The village of Leetonia in northeastern Ohio has a population of roughly 2000. One less, actually, with the passing of my grandfather last winter. One of his last wishes was simple: “Wait for it to get warm. Then have everyone over and have a party." Or at least that’s how I’m told it went. And it was because of this request that I found myself in Leetonia last month for his memorial service. He was a soldier, a coal miner, a husband, a father, a grandfather and a  friend to many. It was good for family to gather the night before the guests arrived. Death has always made me uneasy (I suppose because of the permanence of it), and I especially appreciated the distractions.

It’s 8:00 pm and still light out when I find out that the annual Bigfoot Festival is taking place in Leetonia’s main square. There was no way I was going to miss something called the Bigfoot Festival. Ten minutes later we are in the main square which is actually just the intersection of Main Street and Walnut Street. The small town feel is comforting. There are pony rides for the children, and a game where you can pay $3 to pick a rubber duck out of the water. The pool of water is filled with ducks, and if the contestant picks a duck with an “X” on the bottom, they win a prize.

“They all have an X on the bottom,” I’m told by the woman running the game. “Everybody always wins.”

I decide the games are not really the draw of the Bigfoot Festival and soon discover the food trucks. I grew up in Virginia, close enough to the south to recognize these food truck classics. Sweet tea, lemonade, corn dogs, Elephant Ears with generous helpings of powdered sugar. Besides the food, this is a place for the locals to gather. I learn that the festival used to be more crowded, but we arrived just a few minutes after a “Bigfoot Race” had led some of the other attendees away already. The sun is finally setting and the lights on the food trucks are starting to bathe the gatherers in neon glow. It’s time to call it a night. Tomorrow will be a busy day.




The next day is stressful. The family expects guests to arrive in the early evening for an outdoor memorial service. Instead of hiring a catering service, the family is taking on all of the cooking and party preparation responsibilities. It’s always been this way. We live in a family of amazing chefs, planners and go-getters, but it’s unusually hot that day and there is no air conditioning in the old house by the lake. Tension is in the air, so my father and I decide to take a drive. The air conditioning in the truck and the newfound quiet is welcomed. My parents grew up here. I enjoy listening to the stories my father tells me about his childhood as we make our way through the back roads of Leetonia and the small surrounding towns.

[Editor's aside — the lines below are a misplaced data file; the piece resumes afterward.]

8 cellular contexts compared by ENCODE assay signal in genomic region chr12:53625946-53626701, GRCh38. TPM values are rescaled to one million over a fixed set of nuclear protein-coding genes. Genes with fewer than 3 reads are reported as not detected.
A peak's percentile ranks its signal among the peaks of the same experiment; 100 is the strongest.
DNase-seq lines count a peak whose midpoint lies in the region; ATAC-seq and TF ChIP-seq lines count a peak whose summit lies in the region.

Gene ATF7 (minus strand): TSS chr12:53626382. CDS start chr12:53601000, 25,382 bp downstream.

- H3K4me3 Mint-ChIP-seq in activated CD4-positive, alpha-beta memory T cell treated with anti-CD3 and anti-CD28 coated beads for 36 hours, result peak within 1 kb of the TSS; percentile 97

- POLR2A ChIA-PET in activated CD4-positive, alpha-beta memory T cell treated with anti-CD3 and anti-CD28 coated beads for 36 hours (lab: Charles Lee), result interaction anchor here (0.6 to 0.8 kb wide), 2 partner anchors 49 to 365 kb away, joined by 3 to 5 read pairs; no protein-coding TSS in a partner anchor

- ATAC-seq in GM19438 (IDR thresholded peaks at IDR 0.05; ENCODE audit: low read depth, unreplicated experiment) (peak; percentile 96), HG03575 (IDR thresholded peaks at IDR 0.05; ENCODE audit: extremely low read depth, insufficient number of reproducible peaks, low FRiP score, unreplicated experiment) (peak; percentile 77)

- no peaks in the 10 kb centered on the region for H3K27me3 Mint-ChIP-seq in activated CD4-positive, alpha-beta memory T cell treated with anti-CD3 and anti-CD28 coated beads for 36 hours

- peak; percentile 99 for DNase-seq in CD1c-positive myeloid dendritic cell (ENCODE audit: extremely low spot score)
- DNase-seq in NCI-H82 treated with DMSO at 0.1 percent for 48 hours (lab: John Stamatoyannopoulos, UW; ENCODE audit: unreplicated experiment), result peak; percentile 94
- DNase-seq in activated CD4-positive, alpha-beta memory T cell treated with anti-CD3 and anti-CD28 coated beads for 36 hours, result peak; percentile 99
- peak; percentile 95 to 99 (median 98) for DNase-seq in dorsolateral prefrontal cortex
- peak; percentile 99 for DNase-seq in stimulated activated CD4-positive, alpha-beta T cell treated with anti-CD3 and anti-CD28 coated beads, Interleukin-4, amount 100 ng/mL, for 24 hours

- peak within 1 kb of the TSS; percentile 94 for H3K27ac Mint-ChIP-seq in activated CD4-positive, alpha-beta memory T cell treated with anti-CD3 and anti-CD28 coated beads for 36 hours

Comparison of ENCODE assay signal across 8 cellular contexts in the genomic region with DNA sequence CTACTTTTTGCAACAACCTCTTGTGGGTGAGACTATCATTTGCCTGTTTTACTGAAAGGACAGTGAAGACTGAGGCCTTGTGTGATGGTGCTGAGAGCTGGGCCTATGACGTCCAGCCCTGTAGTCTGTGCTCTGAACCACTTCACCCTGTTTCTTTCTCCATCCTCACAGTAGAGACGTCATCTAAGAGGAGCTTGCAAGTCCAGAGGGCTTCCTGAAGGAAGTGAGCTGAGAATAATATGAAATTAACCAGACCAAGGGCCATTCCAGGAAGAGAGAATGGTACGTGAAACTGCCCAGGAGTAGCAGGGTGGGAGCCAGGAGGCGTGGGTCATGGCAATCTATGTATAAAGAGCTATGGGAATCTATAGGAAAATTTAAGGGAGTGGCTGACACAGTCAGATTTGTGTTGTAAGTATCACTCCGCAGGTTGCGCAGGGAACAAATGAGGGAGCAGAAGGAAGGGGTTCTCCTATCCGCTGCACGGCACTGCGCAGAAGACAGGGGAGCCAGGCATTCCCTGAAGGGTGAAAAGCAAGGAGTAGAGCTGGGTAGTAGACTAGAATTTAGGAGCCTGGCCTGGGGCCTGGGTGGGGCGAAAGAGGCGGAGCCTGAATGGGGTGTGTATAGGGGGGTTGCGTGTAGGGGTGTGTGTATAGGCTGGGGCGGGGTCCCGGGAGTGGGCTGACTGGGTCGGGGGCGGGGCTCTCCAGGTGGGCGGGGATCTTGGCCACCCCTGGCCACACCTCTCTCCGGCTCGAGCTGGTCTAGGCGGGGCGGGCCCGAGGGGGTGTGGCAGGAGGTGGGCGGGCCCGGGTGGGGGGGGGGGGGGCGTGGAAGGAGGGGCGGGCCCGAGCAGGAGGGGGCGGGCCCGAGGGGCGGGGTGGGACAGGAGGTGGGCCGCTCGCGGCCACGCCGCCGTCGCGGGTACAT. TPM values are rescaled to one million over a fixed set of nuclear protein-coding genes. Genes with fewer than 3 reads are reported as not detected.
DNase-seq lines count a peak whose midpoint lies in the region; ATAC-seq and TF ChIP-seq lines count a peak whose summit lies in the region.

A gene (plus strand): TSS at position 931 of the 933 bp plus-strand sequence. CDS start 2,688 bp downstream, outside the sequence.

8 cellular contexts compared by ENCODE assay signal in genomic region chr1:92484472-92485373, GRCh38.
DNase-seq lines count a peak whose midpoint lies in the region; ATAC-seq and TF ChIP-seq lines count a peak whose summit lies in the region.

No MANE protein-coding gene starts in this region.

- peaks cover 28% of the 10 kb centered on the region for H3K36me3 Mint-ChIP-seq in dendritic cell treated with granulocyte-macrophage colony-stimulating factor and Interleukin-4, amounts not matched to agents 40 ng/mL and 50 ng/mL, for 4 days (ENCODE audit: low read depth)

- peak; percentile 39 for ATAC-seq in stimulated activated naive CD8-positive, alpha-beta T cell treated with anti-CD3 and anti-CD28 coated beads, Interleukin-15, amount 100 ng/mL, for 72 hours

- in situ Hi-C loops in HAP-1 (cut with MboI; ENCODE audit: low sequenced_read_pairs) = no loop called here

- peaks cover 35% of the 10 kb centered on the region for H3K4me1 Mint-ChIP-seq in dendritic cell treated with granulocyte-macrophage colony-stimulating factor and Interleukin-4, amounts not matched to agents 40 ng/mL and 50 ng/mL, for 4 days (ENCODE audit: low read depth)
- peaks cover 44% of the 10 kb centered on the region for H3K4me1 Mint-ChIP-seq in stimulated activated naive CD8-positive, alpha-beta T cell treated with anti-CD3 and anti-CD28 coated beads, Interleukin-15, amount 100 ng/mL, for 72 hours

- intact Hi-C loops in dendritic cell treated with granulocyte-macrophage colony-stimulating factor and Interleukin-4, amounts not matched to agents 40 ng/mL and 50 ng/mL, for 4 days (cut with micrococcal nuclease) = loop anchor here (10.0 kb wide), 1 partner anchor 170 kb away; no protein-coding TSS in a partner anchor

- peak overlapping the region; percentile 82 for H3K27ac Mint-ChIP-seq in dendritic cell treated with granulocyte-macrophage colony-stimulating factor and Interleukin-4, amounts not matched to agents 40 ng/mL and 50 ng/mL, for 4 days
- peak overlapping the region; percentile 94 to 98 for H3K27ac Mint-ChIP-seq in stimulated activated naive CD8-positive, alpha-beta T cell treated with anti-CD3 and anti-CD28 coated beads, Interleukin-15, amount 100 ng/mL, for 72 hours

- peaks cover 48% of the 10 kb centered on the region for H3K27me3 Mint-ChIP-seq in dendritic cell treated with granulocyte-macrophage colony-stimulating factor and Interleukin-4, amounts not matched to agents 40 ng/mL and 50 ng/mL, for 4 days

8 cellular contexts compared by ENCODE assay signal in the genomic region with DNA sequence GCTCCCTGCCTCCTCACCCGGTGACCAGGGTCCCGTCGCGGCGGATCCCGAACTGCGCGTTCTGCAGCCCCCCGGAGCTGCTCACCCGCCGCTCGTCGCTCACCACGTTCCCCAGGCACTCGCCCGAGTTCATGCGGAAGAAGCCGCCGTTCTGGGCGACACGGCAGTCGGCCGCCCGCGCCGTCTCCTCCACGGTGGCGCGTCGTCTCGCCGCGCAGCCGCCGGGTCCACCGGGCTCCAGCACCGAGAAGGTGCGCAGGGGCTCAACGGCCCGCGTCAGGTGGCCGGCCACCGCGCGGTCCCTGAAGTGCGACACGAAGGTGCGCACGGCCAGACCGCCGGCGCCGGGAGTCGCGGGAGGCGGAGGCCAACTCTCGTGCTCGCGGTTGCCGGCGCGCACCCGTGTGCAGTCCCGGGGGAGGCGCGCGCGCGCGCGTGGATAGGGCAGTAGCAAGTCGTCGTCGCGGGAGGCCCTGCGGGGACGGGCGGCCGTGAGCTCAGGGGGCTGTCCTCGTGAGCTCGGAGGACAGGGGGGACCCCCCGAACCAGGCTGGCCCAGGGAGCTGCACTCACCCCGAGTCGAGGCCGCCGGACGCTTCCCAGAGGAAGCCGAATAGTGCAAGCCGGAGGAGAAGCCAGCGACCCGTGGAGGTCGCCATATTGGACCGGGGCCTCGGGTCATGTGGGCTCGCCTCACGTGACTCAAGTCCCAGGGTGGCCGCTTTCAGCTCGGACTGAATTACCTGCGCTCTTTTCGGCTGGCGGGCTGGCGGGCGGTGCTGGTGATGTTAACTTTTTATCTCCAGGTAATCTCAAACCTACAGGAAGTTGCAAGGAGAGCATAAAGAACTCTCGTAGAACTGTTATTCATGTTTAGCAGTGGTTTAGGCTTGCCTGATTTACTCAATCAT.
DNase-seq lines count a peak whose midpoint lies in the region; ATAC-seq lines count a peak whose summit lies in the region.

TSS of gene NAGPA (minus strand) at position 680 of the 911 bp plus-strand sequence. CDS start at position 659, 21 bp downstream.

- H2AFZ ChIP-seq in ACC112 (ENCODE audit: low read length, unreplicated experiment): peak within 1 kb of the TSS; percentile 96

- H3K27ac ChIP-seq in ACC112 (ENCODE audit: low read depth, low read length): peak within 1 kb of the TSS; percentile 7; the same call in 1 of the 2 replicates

The memorial service itself is quick and concludes just as more storm clouds arrive on the horizon. There has been sporadic rain the past few days, and the sky itself would open up later but for now - for the service - it was calm and peaceful.

The officiant from the local church reads a few facts about my grandfathers life from a sheet of paper that my grandmother helped to write: “He rarely said ‘I love you’, but he didn’t need to. We all knew that he did even if he didn’t say it.”

I pause, and remember a conversation I had with my grandfather over the phone in early September. My brother was visiting him at his house in Ohio where he was in hospice care in the final stages of his life. 

“Do you want to talk to grandpa?” my brother asked me.

“Yeah, put him on the phone,” I replied.

I heard my grandfathers voice on the phone. It was slightly slower but still strong. “Hello there.”

“Hi grandpa, how are you doing?”

I felt stupid for even asking that to a man in his condition.

“Oh you know…they’re trying to give me all kinds of pills. Same shit, different day.”

I chuckled, and so the conversation went. When I felt the call coming to its inevitable end, I hesitated. Have you ever spoken to someone on the phone and come to the moment when you realized it was probably the last time you’d ever speak to them again? Someone who had been a part of your entire life? This was that moment for me.

I told him I loved him.

For the life of me, I can’t remember if he said it back. I strain to remember at times. I recall even saying it twice and finally getting him to say it back to me, but I can’t be sure. I don’t really know if that actually happened or if I’m making that up to comfort myself.

In the end, I had to let it go. All I can do is take solace in the words from the memorial that day. He didn’t have to say ‘I love you’ back and I probably didn’t press him, because deep down I already knew that he did.